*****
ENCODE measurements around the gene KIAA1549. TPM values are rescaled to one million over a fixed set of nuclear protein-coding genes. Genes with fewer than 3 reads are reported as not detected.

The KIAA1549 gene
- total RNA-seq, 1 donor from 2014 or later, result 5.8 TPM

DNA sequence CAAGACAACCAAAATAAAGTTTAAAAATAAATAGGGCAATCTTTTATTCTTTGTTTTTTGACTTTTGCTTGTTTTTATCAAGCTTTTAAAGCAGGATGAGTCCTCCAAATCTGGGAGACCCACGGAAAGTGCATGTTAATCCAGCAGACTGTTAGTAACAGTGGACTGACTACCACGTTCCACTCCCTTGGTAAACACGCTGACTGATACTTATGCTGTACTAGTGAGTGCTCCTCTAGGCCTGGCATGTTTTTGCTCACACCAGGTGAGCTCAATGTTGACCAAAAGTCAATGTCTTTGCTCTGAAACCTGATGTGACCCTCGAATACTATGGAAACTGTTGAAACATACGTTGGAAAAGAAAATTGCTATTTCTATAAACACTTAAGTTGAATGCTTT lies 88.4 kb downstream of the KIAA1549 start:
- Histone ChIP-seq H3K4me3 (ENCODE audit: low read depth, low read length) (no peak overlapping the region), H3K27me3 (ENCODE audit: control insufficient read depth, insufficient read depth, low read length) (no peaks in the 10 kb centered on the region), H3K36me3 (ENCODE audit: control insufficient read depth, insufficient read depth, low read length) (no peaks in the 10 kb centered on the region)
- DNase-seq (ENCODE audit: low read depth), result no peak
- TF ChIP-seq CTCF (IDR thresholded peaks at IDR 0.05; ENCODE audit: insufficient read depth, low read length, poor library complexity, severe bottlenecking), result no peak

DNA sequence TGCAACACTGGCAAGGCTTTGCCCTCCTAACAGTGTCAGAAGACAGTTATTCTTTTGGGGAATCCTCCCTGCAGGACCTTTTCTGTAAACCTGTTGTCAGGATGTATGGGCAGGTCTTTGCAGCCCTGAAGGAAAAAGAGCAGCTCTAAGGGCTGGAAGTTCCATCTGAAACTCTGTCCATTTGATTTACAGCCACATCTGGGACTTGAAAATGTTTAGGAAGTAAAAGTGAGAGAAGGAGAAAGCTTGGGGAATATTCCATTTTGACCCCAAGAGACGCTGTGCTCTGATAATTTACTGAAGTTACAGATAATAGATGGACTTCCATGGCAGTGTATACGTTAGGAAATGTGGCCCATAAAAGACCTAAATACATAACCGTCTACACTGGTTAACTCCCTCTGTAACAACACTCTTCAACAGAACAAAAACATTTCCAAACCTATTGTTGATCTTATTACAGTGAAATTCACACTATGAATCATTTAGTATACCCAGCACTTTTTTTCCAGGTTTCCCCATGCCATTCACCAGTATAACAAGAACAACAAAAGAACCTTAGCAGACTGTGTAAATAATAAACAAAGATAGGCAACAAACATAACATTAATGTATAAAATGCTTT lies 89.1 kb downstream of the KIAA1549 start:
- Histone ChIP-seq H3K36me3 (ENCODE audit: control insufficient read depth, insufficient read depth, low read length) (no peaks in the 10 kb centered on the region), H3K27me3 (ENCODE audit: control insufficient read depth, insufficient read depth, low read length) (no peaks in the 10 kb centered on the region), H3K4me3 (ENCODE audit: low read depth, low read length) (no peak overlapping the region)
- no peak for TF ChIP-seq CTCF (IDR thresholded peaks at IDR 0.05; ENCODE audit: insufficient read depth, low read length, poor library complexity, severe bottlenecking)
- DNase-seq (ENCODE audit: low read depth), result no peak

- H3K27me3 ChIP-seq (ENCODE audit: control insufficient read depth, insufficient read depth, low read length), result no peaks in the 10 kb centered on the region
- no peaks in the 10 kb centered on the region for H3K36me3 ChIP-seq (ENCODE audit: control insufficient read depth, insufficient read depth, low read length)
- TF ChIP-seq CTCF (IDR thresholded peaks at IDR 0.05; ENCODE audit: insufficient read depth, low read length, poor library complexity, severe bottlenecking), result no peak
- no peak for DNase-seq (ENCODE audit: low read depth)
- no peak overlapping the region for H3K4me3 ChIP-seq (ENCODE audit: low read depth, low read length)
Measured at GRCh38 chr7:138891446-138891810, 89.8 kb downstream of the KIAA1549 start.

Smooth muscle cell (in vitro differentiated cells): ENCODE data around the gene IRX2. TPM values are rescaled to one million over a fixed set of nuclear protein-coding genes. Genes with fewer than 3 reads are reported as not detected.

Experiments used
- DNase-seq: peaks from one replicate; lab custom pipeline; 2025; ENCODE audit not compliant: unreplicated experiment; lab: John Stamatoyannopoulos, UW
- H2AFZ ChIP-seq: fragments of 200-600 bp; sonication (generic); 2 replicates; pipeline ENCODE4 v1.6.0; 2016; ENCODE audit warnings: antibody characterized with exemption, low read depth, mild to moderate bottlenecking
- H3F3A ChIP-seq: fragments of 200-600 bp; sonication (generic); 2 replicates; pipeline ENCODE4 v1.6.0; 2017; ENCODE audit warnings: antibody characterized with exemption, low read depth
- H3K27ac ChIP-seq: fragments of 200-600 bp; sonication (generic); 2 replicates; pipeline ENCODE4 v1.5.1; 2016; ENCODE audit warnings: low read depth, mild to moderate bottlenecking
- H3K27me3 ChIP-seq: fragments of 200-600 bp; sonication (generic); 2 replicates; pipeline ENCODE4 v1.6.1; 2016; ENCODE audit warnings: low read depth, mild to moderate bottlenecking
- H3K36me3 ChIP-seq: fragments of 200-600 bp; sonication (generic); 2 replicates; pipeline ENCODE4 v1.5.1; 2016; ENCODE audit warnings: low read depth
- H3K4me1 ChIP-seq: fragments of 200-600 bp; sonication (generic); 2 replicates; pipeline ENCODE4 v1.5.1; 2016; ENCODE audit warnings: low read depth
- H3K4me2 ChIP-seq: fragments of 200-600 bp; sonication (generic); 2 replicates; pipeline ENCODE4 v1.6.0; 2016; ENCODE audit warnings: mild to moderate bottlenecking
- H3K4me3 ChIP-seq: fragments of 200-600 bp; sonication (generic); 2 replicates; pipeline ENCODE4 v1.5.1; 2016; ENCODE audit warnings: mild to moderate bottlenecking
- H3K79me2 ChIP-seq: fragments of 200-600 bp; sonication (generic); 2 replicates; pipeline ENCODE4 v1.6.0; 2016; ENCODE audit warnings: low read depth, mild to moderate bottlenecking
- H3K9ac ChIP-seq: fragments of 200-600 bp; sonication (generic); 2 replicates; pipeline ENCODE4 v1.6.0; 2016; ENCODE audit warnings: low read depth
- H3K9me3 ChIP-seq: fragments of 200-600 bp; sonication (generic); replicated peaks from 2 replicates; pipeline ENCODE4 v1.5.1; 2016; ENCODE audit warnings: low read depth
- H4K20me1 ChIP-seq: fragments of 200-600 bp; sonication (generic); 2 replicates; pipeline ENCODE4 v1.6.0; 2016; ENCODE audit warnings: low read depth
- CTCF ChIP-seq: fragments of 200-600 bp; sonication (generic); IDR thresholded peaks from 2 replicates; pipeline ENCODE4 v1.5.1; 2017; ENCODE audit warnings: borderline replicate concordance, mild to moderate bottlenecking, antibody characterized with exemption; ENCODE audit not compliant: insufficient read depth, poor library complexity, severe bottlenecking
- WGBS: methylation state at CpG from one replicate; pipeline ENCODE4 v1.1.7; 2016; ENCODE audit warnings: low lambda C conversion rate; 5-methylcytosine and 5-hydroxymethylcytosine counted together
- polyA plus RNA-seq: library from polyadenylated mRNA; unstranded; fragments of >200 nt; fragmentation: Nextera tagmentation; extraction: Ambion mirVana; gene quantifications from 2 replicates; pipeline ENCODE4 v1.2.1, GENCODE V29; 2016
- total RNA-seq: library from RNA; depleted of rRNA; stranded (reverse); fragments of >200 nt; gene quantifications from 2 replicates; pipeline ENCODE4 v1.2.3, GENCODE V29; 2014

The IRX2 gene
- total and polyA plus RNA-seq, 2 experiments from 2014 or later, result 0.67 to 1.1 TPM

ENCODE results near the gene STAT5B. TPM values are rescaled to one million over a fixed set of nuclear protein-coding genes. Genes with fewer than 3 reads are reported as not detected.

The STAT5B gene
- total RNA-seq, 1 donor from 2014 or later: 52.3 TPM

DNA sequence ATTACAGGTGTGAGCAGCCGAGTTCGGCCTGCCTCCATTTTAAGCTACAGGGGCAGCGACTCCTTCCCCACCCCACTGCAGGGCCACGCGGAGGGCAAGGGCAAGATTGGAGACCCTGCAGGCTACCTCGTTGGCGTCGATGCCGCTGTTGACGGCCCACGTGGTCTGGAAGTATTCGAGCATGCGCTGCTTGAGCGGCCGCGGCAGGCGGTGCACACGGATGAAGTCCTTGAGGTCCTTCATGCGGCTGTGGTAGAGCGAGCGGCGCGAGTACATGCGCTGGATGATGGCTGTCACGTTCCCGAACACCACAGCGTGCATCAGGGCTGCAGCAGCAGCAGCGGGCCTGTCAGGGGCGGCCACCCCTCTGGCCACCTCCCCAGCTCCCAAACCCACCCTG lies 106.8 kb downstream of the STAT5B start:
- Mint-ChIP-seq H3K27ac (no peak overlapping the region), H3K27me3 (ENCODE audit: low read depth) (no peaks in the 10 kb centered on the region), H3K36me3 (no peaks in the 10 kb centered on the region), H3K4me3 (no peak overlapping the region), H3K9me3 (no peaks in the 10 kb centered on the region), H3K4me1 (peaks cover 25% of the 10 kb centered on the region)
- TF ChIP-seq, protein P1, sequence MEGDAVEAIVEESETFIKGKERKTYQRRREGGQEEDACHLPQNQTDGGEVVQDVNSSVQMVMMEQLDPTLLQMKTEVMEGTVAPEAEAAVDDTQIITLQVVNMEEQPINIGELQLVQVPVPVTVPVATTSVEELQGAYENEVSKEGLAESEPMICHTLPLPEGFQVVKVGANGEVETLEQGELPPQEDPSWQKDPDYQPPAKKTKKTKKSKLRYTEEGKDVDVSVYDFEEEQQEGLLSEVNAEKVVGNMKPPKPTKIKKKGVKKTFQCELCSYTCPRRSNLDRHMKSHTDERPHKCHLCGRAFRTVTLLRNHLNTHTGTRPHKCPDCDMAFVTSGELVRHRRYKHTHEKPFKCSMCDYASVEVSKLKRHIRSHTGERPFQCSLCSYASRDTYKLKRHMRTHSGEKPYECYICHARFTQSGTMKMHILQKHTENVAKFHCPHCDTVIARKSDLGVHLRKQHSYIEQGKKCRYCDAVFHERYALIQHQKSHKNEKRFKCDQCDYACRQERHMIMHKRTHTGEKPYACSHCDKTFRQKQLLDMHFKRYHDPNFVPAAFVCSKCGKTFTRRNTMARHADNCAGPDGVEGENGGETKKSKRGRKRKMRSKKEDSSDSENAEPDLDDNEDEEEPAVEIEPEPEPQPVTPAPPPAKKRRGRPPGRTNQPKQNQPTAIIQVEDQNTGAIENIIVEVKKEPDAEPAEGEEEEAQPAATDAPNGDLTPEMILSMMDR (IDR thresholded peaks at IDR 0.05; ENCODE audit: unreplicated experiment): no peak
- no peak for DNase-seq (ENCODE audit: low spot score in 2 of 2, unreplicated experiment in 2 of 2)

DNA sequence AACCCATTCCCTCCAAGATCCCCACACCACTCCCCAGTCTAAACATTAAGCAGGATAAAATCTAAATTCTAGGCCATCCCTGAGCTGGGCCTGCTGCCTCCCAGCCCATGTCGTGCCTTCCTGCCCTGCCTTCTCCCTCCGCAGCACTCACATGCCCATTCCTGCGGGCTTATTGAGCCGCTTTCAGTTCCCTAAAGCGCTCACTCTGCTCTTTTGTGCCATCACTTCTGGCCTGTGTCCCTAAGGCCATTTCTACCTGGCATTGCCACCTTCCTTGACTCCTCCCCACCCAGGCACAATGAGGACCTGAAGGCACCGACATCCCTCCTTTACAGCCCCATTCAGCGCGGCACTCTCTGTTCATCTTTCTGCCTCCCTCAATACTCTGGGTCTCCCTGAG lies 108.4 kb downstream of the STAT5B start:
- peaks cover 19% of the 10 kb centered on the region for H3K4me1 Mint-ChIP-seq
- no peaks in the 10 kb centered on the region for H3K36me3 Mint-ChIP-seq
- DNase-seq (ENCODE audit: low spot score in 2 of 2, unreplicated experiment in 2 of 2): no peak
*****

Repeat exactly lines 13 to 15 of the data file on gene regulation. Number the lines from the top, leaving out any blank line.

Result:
- no peaks in the 10 kb centered on the region for H3K36me3 ChIP-seq (ENCODE audit: control insufficient read depth, insufficient read depth, low read length)
- TF ChIP-seq CTCF (IDR thresholded peaks at IDR 0.05; ENCODE audit: insufficient read depth, low read length, poor library complexity, severe bottlenecking), result no peak
- no peak for DNase-seq (ENCODE audit: low read depth)